Fearing further panic, Germany's Love Parade continued Saturday, after a panicked stampede of festival-goers left at least 18 dead and dozens injured.

The crush occurred when organizers tried to prevent thousands of people from entering the already-overcrowded parade grounds in Duisburg, near Duesseldorf.

Describing the situation as "very chaotic," police commissioner Juergen Kieskemper said the panic ensued sometime after an announcement warning the incoming crowds to turn around.

Despite the warning, crowds continued to stream into the single wide 500- to 600-metre long tunnel leading to the grounds.

"At some point the column (of people) got stuck, probably because everything was closed up front, and we saw that the first people were already lying on the ground," eyewitness Udo Sandhoefer told n-tv television.

"Others climbed up the walls and tried somehow to get into the grounds from the side, and the people in the crowd that moved up simply ran over those who were lying on the ground."

According to Wolfgang Rabe, the head of the crisis unit set up by Duisburg city authorities, the panic might actually have been triggered outside the tunnel when some revelers tried to leap over a barricade and fell.

Whatever the cause, the aftermath was one of utter chaos, the ground littered with bodies and people milling around.

Stymied by the crowds and the tight confines of the tunnel, emergency workers had trouble reaching the victims. Local cellular telephone service was temporarily disabled as people tried to contact loved ones. Rescue helicopters even had trouble accessing the injured, as there was little room to land.

In the hours following the tragedy, authorities said some or most of the victims were crushed to death. Others may have been killed or injured as they tried to jump barriers and fell several metres.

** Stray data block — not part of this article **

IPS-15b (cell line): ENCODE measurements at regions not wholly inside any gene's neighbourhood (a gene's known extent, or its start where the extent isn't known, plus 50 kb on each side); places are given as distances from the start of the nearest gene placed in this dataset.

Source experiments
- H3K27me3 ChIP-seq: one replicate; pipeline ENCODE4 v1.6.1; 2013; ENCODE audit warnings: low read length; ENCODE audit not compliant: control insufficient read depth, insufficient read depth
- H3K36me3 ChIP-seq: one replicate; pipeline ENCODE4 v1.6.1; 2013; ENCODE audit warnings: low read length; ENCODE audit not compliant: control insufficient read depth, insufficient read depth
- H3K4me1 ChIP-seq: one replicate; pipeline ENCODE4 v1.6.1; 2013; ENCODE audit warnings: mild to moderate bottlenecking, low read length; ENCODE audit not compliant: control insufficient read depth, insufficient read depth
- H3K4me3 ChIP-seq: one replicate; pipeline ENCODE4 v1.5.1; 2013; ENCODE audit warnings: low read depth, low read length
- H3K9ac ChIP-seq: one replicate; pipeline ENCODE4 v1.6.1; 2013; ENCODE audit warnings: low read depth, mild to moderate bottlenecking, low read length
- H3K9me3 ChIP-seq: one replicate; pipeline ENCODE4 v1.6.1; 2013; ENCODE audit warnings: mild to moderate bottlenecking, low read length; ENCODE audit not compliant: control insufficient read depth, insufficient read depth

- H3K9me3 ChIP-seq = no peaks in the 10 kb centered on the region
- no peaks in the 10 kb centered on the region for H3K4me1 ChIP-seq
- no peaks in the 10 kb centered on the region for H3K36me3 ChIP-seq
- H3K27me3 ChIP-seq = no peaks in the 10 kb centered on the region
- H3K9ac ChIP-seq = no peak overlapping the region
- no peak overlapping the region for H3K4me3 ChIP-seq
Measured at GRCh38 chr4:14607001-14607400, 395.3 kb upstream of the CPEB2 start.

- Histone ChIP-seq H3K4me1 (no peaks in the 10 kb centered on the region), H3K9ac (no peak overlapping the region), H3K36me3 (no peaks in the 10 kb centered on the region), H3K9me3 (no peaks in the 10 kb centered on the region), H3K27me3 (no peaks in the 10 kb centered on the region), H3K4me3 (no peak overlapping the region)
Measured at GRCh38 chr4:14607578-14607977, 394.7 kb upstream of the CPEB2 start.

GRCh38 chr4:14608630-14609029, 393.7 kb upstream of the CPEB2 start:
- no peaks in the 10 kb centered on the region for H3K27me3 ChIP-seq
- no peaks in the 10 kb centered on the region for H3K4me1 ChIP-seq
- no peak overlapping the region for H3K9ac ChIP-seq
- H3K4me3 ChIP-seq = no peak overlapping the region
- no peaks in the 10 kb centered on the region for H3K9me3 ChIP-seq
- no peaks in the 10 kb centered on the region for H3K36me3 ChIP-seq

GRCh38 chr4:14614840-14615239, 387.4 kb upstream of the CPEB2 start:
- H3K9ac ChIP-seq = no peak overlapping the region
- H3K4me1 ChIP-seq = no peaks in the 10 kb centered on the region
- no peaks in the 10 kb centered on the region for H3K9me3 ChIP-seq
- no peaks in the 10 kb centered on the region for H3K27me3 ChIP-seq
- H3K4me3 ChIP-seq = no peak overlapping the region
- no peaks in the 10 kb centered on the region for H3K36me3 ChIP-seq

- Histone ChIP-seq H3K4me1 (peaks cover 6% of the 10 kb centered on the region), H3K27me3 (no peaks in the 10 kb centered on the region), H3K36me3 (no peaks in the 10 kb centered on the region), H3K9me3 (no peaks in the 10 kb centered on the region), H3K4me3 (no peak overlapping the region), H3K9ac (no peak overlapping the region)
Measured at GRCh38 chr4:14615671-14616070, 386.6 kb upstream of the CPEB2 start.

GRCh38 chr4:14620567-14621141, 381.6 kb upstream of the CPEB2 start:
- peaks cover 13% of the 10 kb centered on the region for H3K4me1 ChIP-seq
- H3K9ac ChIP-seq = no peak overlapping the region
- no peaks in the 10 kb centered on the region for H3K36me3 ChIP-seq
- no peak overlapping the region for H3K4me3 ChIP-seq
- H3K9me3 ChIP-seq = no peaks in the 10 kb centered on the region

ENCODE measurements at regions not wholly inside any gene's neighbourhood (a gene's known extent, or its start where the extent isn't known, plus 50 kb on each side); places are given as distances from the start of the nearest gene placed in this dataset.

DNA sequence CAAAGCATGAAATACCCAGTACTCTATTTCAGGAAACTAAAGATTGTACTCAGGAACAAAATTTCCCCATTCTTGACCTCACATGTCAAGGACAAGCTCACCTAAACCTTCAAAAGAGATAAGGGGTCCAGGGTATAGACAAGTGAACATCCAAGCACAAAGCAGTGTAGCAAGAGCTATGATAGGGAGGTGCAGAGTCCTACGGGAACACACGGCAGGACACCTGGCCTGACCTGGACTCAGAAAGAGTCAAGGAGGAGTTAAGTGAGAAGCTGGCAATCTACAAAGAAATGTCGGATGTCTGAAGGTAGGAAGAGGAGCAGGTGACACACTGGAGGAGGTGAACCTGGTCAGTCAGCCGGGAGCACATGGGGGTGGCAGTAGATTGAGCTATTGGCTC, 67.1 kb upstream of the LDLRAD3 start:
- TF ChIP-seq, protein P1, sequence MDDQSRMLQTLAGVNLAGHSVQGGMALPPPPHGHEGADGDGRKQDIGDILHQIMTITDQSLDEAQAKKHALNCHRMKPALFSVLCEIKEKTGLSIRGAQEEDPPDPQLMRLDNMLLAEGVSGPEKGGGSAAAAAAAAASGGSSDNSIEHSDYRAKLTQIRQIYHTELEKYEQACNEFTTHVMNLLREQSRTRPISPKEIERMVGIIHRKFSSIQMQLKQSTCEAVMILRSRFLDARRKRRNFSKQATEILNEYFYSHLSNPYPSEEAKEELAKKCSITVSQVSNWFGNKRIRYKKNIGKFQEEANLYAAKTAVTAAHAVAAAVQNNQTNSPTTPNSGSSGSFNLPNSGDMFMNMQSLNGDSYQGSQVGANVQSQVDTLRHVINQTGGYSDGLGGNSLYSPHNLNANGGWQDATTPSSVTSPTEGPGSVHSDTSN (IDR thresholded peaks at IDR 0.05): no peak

"The young people came to celebrate and instead there are dead and injured," German Chancellor Angela Merkel said Saturday. "I am horrified by the suffering and the pain."

German media reported the nearby parade grounds were already packed with as many as 1.4 million techno music fans who continued to party, unaware of the tragedy nearby.

Duisberg spokesperson Frank Kopatschek said city officials held an emergency meeting to consider canceling the festivities. In the interest of avoiding a mass panic they decided to allow the parade to continue.

"The crisis meeting determined not to stop the event because at the moment there are too many people on the grounds," Kopatschek told The Associated Press.

The event nevertheless marked the tragedy, turning its website black Saturday night, to showcase a sombre message.

"Our wish to arrange a happy togetherness was overshadowed by the tragic accidents today. ... Our sincere condolences to all the relatives and our thoughts are with all of those who are currently being taken care of."

Since its origins in Berlin, the Love Parade grew from a small peace demonstration in 1989, to a massive celebration of 1.5 million people in 1999.

Following differences with city officials, organizers moved the huge outdoor celebration of electronic dance music and culture to the industrial Ruhr region of western Germany in 2007.

With files from CTV News and The Associated Press